Evaluation for stepparent adoption: The family law court will assign a social worker to make an evaluation of the adopting stepparent and the child’s proposed living environment. A private social worker may be employed for this purpose; however, this normally requires court approval.
The purpose of the evaluation is ensure that the child will be adopted by a loving stepparent who can afford to raise the child in a safe home while also provide emotional and long term support. The evaluator will conduct a home visit to assess environment for sufficient size and cleanliness. The evaluator will assess the mental capacity of the stepparent and other children in the home. The evaluator will also investigate for child abuse or domestic violence within the family. Furthermore, the evaluator may make assessments based on the likelihood of the permanency of the marriage to ensure the permanency of the family support to the child.
Stepparent adoption hearings: The hearing for stepparent adoption can be short or very complicated depending on whether or not the birth parent consents to the stepparent adoption. If the birth parent consents, and the social worker’s analysis is positive, the adoption hearing is simple; the judge will order the birth parent's rights to be terminated and assumed by the adopting stepparent. If the birth parent does not consent, or the social worker does not have a positive report, then a trial will be conducted to determine whether or not the court will approve the adoption absent consent or social worker approval. An adoption attorney will prepare the adopting stepparent for in-court testimony under these circumstances.
Court costs: The costs associated with a stepparent adoption include costs for a criminal background check, CPR classes if ordered, filing fees (Approximately $1,000 in San Bernardino and Riverside Counties), private social worker (if retained), and adoption attorney fees.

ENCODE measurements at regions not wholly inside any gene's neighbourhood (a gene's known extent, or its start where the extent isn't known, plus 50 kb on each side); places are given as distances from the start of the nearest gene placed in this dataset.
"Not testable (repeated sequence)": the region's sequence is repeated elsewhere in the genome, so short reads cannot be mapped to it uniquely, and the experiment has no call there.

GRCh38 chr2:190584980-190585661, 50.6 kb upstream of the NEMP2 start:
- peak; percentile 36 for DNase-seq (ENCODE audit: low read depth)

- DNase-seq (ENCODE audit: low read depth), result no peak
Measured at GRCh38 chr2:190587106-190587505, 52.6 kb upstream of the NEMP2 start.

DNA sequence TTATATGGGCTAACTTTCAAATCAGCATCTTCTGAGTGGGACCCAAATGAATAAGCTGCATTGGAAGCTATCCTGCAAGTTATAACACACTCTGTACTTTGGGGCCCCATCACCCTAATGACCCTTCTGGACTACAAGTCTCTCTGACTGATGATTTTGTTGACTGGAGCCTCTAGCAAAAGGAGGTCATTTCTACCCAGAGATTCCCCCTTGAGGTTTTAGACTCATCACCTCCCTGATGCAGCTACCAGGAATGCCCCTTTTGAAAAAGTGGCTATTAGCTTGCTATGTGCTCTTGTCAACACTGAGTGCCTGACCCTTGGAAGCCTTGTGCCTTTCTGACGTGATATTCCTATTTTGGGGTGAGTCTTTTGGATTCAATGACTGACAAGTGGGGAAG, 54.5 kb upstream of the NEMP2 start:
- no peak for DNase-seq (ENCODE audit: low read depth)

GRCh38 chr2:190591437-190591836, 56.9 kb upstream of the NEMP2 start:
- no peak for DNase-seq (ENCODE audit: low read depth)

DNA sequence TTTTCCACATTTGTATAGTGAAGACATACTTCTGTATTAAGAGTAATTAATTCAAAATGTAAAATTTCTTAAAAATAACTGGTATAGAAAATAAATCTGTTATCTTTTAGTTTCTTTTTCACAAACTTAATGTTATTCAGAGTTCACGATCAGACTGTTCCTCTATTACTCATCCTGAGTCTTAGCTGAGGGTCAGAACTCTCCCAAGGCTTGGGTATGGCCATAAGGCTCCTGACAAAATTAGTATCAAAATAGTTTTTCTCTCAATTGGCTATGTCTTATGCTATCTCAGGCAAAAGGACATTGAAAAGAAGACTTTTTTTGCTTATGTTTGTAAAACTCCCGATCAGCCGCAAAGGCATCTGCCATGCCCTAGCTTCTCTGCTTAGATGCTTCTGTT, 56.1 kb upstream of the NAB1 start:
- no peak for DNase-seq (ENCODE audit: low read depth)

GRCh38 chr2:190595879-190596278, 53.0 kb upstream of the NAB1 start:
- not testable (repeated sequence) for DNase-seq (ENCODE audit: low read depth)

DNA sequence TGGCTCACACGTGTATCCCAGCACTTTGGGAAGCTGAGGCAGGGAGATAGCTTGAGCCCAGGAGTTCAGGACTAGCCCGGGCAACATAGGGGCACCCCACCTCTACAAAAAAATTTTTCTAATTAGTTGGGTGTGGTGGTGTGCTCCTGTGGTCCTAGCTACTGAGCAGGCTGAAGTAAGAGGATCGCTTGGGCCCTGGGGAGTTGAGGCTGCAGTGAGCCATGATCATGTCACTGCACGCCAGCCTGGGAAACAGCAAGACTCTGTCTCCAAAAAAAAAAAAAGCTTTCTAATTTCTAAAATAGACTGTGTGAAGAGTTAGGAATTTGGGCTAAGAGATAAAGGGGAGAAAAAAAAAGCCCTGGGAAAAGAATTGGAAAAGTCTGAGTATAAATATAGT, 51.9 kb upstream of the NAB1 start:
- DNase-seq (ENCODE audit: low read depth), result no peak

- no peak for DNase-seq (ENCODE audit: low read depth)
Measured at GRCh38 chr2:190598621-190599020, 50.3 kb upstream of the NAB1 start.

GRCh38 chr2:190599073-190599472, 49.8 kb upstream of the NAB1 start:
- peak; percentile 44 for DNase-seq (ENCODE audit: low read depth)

Note: It is illegal to negotiate a payment to the birthparent in exchange for his or her consent to a stepparent adoption. Only adoption related assistance, such as costs associated with a birth mother’s pregnancy or travel, may be paid to a birth parent and all expenses paid to the birth parent must be disclosed to the court.
Note: Post-adoption contact agreements for visitation are enforceable if they are included in the final adoption order.
Criminal convictions and adoption: Misdemeanor and felony convictions can have a negative impact on the stepparent’s ability to adopt a child. This is especially true if the criminal conviction is for a crime against a child; however, every adoption case is decided on its own merits and a criminal conviction is not an automatic denial of a stepparent adoption. Contact an adoption attorney familiar with criminal law to help clear your criminal history or to assist in resolving the negative impact that a criminal conviction can have on the stepparent adoption process.
We can help you realize your dream of adopting the child you love. We offer payment plans and our adoption attorneys are available seven days a week to answer your questions. Call today.